In the zillion reports I have read I have never come across an honest statement saying that the phone is popular with completely different audience than was expected. An unexpected success of a phone some why makes market analysts think that they were right all along. Remember Motorola RAZR? No one expected it to become so popular Ц but it just happened.

RAZR from Motorola - the unexpected success story

RAZR from Motorola - the unexpected success story. Part 2

RAZR from Motorola - the unexpected success story. Part 3

Back in 2005 the Motorola's marketing department continued to measure the success of this phone in the percentage of the style phone market occupied. The growth was incredible: 10%, 20%, 50% and finally 100% of the segment. At a certain point someone understood that cornering of the whole market of style phones and its expansion looks illogic and ridiculous so this way of measurement was dropped. But in every document and communication activities RAZR was still being called a style phone. Even in 2007 when this model went out of fashion and the price for it dropped down to $200 it was still positioned as a style phone. Period.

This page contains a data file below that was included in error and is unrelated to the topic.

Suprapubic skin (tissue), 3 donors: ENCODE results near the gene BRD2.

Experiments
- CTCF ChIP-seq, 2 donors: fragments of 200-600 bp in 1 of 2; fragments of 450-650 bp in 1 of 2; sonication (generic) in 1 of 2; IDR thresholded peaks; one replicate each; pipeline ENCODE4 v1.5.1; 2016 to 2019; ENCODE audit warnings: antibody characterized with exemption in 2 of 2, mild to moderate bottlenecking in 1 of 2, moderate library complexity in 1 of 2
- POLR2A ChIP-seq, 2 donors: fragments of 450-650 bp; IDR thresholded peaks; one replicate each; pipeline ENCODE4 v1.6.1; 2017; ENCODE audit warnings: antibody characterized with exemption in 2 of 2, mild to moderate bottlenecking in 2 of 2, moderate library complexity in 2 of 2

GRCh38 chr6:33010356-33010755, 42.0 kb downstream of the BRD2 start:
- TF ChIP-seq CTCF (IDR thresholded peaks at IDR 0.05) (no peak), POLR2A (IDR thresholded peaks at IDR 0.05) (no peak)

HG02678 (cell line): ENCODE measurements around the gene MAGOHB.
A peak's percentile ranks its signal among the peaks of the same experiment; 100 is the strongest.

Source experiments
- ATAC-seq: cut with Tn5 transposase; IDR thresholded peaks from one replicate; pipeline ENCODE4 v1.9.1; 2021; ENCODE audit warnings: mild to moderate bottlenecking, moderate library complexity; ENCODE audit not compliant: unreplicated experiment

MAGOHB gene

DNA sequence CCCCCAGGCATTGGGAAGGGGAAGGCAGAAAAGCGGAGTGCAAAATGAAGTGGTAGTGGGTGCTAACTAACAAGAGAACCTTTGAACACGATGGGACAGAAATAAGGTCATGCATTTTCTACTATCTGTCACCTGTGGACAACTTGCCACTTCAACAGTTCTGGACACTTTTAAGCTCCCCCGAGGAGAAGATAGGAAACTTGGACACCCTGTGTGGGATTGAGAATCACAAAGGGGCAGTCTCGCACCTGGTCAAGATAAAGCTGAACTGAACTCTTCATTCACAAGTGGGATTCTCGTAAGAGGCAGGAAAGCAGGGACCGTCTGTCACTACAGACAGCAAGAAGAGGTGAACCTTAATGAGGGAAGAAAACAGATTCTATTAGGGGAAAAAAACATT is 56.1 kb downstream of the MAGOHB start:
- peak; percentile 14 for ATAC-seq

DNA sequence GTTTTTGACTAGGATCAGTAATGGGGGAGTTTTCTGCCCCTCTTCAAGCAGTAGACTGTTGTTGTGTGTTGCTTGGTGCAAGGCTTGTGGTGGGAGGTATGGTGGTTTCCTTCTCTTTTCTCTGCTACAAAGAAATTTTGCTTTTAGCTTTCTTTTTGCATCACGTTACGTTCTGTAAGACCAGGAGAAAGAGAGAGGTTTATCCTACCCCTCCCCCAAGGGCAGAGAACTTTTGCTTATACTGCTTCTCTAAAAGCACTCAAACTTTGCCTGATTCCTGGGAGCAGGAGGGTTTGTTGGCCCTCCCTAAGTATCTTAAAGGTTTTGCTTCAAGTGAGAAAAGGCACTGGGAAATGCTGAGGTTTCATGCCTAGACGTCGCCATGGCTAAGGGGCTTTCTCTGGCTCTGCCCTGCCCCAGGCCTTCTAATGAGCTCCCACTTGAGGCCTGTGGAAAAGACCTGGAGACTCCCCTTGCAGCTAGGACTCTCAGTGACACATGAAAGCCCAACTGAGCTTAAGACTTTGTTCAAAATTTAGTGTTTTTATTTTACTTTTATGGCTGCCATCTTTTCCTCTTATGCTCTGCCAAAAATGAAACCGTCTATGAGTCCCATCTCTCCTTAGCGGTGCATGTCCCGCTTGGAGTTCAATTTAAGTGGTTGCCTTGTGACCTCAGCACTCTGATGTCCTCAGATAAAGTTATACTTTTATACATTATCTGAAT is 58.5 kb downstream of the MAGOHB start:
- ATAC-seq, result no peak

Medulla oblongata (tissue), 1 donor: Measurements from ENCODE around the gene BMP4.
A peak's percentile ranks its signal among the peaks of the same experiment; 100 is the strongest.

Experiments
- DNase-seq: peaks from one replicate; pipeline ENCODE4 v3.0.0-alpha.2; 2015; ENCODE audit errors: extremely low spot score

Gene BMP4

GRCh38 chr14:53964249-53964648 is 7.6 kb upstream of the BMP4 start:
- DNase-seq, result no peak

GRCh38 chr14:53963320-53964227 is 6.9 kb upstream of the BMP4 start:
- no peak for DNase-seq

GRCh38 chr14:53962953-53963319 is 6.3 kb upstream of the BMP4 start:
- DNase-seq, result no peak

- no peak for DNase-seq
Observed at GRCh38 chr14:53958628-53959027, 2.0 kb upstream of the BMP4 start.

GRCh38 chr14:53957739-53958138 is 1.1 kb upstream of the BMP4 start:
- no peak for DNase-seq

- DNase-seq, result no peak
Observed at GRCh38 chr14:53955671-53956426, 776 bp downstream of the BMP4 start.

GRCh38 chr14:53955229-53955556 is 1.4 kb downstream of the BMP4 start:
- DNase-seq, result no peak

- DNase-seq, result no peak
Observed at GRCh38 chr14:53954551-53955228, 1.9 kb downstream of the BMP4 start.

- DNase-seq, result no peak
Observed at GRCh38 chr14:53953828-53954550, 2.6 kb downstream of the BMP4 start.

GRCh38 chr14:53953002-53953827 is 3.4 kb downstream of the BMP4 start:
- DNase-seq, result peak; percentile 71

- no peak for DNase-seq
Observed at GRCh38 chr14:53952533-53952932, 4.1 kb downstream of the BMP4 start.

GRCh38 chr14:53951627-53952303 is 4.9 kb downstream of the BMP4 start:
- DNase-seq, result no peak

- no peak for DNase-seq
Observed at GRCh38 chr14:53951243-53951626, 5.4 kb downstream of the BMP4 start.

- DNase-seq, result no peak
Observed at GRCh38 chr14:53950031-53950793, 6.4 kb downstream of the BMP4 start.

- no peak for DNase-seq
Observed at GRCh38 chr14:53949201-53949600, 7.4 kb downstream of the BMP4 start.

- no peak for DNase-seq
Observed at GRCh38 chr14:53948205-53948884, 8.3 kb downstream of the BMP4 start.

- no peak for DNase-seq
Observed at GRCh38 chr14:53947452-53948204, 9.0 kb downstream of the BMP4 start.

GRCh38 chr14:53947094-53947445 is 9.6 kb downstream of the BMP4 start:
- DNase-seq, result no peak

In the case of RAZR the positioning was obvious. This job is often done carelessly Ц someone just takes a model matrix and just adds another phone. Then they just copy the description of a similar model and it sounds something like "This phone is for successful women aged 35+ who wear Prada, drive BMW and work as top ranking officers". You think I made it up? This was actually a real description of a Korean flip phone for women. The preposterousness of the situation is that this phone costs $250 and it is interesting for many people except for successful women who wouldn't even look at it. The sales prove this it. The company didn't seem to know the truth about the consumers they probably just liked the idea of their phone lying on the dashboard of the successful woman's BMW next to a Tiffany bracelet. It a fictitious world filled with made up characters Ц a glossy picture which far from reality.